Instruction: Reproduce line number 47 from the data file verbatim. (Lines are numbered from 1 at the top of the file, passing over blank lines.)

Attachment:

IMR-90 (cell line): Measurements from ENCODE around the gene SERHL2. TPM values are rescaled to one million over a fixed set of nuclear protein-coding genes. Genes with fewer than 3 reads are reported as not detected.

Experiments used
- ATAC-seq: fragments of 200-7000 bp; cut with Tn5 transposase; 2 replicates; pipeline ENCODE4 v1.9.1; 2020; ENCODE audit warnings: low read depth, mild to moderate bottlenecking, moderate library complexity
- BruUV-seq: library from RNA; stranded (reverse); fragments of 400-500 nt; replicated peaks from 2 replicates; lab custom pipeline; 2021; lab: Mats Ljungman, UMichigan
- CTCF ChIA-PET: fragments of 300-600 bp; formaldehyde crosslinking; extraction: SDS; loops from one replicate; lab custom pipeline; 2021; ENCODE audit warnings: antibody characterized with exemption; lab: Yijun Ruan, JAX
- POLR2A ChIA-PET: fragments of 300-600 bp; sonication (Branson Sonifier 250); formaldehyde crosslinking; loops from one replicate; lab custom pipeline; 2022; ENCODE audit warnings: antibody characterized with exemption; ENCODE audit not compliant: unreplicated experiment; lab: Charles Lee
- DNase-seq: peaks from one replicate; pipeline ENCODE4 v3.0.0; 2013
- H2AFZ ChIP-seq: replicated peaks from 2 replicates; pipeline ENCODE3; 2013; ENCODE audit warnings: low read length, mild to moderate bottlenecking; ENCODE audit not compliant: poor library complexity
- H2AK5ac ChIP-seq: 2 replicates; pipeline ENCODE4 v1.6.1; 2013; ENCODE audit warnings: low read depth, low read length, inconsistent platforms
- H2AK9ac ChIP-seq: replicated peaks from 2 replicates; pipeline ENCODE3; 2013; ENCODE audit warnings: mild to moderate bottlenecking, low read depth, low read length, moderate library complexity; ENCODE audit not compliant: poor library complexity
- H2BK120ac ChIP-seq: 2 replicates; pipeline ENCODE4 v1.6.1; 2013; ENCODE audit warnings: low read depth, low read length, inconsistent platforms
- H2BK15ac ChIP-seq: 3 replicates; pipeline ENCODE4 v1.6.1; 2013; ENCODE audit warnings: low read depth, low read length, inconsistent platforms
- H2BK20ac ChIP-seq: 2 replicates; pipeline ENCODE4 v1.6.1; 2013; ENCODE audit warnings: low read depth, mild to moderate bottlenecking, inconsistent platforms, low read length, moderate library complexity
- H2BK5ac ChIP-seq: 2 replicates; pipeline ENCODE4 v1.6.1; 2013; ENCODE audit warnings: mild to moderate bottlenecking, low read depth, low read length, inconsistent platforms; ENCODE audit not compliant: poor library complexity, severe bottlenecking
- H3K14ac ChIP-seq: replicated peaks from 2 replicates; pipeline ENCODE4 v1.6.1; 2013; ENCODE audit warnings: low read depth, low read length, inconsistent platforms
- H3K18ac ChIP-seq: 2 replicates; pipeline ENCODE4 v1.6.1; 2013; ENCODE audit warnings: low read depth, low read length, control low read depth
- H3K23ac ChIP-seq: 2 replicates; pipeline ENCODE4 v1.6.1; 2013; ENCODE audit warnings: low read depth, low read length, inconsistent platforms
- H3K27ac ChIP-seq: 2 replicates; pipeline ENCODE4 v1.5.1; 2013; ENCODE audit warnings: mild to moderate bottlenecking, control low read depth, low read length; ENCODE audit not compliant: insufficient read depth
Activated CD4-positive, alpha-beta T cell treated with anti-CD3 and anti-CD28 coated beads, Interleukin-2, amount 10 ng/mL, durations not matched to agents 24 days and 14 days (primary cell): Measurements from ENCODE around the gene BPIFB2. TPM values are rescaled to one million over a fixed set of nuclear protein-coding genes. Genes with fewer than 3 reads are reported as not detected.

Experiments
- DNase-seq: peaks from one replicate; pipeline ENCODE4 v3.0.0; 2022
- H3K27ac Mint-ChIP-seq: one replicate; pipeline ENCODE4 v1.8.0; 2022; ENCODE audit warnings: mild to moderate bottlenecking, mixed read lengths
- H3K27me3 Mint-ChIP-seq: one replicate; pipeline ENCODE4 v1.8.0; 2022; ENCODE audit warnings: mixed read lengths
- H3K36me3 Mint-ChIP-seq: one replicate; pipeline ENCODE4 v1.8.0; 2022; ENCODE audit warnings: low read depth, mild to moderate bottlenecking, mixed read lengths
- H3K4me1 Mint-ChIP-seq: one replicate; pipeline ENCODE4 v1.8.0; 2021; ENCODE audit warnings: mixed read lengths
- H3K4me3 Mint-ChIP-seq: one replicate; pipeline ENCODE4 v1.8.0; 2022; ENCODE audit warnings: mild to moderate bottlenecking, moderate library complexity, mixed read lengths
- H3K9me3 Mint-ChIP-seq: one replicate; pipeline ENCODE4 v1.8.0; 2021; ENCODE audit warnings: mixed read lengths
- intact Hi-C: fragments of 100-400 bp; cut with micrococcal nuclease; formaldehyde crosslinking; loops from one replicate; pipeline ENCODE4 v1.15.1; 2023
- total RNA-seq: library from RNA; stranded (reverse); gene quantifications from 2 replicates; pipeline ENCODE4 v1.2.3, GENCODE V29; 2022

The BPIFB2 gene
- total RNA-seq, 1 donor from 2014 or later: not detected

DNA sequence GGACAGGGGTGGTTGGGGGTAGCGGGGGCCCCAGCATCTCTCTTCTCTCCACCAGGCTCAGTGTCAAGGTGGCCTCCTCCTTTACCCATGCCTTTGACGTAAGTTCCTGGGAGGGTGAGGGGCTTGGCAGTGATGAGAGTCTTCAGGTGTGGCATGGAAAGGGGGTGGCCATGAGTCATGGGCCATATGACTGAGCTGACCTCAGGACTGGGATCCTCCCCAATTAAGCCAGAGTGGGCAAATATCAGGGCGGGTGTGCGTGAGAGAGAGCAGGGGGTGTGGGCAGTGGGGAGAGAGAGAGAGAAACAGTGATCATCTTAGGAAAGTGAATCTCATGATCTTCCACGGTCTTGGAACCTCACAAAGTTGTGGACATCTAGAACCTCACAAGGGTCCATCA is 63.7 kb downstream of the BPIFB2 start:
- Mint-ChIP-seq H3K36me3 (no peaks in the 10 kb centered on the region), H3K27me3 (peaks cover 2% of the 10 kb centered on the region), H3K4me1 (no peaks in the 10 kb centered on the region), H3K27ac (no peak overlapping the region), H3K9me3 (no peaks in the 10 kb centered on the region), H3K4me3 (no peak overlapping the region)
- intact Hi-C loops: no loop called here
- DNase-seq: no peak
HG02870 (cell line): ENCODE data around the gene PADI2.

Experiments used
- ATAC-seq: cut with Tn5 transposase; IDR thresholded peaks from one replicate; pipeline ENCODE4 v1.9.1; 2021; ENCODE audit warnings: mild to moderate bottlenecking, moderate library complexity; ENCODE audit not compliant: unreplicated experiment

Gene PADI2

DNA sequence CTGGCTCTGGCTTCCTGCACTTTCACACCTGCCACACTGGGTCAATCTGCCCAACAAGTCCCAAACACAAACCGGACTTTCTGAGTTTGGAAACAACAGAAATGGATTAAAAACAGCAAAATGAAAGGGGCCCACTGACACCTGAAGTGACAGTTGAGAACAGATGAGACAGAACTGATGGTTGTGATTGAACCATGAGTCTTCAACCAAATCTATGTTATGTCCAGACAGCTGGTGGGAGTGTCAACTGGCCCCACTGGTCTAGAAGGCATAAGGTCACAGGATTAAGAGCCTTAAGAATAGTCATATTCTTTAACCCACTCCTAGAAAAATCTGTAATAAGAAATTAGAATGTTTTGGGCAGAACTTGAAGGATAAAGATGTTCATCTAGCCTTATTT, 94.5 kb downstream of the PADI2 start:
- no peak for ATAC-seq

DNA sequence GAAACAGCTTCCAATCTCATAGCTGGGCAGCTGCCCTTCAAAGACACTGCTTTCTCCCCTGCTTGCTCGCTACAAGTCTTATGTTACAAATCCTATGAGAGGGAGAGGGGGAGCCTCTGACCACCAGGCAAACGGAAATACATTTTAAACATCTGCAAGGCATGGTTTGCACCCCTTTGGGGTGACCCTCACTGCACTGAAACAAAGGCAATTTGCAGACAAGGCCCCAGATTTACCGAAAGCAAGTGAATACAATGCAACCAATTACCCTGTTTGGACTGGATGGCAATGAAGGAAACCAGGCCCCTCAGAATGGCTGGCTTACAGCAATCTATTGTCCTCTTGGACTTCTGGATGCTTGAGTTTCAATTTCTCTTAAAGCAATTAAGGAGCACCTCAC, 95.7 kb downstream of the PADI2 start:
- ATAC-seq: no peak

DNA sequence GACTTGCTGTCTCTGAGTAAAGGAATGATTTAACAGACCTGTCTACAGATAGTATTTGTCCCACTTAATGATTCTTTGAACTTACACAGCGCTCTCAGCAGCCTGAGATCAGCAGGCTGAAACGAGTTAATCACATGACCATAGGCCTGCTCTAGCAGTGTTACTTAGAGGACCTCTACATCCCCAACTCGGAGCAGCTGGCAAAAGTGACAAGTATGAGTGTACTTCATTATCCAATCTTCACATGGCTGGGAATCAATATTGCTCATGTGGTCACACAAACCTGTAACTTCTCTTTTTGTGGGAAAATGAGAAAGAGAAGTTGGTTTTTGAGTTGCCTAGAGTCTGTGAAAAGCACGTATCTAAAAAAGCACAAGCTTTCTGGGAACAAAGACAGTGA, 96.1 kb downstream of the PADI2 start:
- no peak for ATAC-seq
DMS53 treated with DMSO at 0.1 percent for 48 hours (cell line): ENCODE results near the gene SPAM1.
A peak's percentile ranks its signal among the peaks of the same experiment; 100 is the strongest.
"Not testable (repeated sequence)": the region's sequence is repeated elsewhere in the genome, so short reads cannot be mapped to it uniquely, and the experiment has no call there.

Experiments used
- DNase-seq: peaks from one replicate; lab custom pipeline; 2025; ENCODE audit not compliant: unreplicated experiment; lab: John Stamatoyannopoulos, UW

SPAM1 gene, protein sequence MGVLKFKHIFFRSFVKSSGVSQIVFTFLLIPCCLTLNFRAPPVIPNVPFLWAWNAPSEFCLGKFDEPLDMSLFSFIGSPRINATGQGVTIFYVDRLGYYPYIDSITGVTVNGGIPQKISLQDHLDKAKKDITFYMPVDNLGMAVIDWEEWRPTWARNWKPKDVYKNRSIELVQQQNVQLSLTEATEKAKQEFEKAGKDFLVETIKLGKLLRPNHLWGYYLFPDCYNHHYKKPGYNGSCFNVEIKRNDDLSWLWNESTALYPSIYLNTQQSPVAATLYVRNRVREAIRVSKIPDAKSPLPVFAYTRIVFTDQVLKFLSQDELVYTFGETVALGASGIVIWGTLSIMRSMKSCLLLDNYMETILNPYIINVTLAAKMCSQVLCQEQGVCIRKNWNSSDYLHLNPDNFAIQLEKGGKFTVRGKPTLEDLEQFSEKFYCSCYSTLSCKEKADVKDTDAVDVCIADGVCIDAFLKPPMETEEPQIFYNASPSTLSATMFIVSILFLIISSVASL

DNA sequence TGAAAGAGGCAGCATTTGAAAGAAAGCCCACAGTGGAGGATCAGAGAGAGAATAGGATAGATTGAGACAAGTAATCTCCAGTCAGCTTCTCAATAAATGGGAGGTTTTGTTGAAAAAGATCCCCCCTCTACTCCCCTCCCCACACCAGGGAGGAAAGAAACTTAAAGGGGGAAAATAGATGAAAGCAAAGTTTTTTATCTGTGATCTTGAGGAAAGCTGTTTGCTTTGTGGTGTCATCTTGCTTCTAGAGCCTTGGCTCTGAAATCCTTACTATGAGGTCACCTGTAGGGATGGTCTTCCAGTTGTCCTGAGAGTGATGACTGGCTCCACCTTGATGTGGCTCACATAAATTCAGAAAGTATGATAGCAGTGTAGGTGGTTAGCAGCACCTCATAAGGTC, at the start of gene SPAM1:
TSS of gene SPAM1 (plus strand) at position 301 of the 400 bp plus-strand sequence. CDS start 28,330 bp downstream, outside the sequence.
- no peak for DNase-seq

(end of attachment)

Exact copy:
A peak's percentile ranks its signal among the peaks of the same experiment; 100 is the strongest.